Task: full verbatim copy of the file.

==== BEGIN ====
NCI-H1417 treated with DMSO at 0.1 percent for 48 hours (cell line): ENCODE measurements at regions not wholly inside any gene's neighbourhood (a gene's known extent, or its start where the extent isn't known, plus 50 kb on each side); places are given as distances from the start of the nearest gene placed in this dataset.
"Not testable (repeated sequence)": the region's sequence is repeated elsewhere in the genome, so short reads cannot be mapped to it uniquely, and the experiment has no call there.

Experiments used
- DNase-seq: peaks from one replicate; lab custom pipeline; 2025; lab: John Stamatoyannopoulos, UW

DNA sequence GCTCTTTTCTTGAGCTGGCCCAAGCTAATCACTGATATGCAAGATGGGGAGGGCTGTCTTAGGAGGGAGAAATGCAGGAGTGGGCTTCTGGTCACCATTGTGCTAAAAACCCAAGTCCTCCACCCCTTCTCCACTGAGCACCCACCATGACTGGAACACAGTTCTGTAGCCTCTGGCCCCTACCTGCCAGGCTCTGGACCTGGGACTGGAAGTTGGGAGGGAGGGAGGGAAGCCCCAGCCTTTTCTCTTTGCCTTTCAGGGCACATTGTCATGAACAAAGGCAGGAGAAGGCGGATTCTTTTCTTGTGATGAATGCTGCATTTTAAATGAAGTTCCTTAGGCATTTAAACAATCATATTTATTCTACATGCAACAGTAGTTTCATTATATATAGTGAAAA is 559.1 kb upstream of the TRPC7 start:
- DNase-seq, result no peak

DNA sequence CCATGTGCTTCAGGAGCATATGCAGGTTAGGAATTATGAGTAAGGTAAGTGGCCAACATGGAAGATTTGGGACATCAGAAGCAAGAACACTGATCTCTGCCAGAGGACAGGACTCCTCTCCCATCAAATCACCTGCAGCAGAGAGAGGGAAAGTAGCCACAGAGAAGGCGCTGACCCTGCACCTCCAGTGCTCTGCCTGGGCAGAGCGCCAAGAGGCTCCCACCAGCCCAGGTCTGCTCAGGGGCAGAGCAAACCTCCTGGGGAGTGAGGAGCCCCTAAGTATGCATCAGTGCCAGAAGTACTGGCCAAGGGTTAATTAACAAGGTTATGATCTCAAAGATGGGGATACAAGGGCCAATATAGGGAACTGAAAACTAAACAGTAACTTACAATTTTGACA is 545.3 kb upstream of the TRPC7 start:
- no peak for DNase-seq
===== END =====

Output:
NCI-H1417 treated with DMSO at 0.1 percent for 48 hours (cell line): ENCODE measurements at regions not wholly inside any gene's neighbourhood (a gene's known extent, or its start where the extent isn't known, plus 50 kb on each side); places are given as distances from the start of the nearest gene placed in this dataset.
"Not testable (repeated sequence)": the region's sequence is repeated elsewhere in the genome, so short reads cannot be mapped to it uniquely, and the experiment has no call there.

Experiments used
- DNase-seq: peaks from one replicate; lab custom pipeline; 2025; lab: John Stamatoyannopoulos, UW

DNA sequence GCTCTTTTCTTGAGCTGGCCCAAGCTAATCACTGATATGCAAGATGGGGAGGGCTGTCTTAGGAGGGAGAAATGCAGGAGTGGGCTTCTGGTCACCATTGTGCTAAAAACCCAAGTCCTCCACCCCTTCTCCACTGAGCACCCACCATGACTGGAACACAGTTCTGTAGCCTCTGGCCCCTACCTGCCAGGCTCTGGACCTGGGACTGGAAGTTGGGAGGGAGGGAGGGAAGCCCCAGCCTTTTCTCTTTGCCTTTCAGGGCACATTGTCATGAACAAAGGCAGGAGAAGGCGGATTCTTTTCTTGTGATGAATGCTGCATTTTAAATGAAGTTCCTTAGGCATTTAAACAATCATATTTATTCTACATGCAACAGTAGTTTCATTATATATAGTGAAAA is 559.1 kb upstream of the TRPC7 start:
- DNase-seq, result no peak

DNA sequence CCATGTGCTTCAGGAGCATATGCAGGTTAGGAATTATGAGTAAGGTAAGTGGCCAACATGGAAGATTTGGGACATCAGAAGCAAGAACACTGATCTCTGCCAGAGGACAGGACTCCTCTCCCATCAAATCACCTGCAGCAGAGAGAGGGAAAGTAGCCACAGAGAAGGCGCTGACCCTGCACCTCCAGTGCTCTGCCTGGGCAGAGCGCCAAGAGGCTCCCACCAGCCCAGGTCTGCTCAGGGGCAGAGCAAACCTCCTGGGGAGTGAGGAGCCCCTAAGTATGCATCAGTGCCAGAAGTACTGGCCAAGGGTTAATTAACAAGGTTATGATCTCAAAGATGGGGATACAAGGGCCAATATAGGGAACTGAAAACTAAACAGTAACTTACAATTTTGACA is 545.3 kb upstream of the TRPC7 start:
- no peak for DNase-seq